FICO vs. Experian vs. Equifax: An Overview
Three major credit bureaus compile information about consumers' borrowing habits and use that information to create detailed credit reports for lenders. Another organization, Fair Isaac Corporation (FICO), developed a proprietary algorithm that scores borrowers numerically from 300 to 850 on their creditworthiness. Some lenders make credit decisions strictly based on a borrower's FICO score, while others examine the data contained in one or more of the borrower's credit bureau reports.
When seeking a loan, it is helpful for borrowers to know their FICO score, as well as what is on their credit bureau reports, such as those from Experian PLC (EXPN) and Equifax Inc. (EFX). A borrower who appears stronger under a particular scoring or reporting model should seek out lenders that use that model.
- FICO, Experian, and Equifax all compile and provide info on individuals' credit habits for lenders.
- FICO just provides a numerical credit score, based on an individual's payment habits and the amount of debt they carry.
- Credit burueaus Experian and Equifax both provide scores, too, but they also provide detailed credit histories on individuals.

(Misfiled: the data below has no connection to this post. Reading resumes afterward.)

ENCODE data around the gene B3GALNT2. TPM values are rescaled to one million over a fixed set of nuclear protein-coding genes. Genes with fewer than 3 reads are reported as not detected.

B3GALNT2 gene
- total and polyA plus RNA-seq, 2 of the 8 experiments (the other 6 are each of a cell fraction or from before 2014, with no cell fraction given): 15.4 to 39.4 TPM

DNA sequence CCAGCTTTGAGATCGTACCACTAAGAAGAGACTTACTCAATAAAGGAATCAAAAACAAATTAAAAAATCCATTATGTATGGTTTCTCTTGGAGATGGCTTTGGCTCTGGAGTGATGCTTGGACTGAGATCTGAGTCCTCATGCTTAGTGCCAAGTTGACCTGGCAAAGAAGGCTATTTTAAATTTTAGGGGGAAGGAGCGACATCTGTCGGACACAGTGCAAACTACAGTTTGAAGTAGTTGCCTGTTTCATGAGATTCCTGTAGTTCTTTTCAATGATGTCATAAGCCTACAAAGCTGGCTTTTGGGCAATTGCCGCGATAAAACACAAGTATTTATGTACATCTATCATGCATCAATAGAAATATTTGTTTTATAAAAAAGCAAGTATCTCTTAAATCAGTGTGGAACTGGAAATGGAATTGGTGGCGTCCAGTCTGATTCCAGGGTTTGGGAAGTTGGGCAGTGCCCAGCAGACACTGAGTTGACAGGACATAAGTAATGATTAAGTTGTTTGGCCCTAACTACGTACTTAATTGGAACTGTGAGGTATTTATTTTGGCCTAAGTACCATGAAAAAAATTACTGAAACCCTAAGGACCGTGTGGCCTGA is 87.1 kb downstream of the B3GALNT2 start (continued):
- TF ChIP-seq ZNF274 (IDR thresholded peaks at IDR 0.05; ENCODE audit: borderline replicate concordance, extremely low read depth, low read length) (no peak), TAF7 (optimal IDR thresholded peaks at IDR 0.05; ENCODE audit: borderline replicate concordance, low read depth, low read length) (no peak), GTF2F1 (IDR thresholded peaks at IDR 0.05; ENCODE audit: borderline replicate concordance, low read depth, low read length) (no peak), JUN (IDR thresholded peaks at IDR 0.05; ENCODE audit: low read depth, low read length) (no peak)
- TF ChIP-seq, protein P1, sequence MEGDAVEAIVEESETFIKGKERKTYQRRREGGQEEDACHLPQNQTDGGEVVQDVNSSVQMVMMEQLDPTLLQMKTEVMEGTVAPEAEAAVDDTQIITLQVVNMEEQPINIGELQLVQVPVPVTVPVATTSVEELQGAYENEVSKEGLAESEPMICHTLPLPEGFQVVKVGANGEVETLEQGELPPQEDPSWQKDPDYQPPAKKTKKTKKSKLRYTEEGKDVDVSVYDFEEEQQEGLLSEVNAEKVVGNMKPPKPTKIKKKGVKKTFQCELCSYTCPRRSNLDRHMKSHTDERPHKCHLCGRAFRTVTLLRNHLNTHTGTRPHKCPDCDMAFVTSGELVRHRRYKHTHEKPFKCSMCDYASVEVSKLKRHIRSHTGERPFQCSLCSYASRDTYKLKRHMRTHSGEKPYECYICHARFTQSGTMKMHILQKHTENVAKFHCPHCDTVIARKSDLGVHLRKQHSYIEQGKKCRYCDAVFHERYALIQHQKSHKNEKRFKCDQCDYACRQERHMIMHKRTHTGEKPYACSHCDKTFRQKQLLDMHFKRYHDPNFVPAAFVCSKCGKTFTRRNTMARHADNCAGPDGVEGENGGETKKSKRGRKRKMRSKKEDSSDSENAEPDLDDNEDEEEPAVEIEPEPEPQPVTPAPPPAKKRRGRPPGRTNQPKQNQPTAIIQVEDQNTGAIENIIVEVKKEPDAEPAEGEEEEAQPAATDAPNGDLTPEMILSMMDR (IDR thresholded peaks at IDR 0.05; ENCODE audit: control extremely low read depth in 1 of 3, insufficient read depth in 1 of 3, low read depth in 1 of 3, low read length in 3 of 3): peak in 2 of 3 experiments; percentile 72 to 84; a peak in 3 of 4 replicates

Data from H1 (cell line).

Fair, Isaac and Company (which became Fair Isaac Corporation in 2003) developed the FICO score in 1989 by creating a closely guarded mathematical formula that considers a variety of information contained in consumers' credit bureau reports. The company does not reveal the exact scoring model it uses, but its website does indicate how scores are weighted.
Payment history, or how frequently the borrower pays bills on time, is the most important factor, comprising 35% of a borrower's score. Amounts owed, meaning the ratio of a borrower's outstanding debt to their credit limits, make up another 30%. Length of credit history is 15% of a borrower's score; seasoned accounts raise a FICO score. Credit mix accounts for 10%, with FICO rewarding borrowers that demonstrate that they can manage various types of debt, such as mortgages, auto loans, and revolving debt. New credit also makes up 10%; FICO looks down on borrowers who have recently opened multiple credit accounts.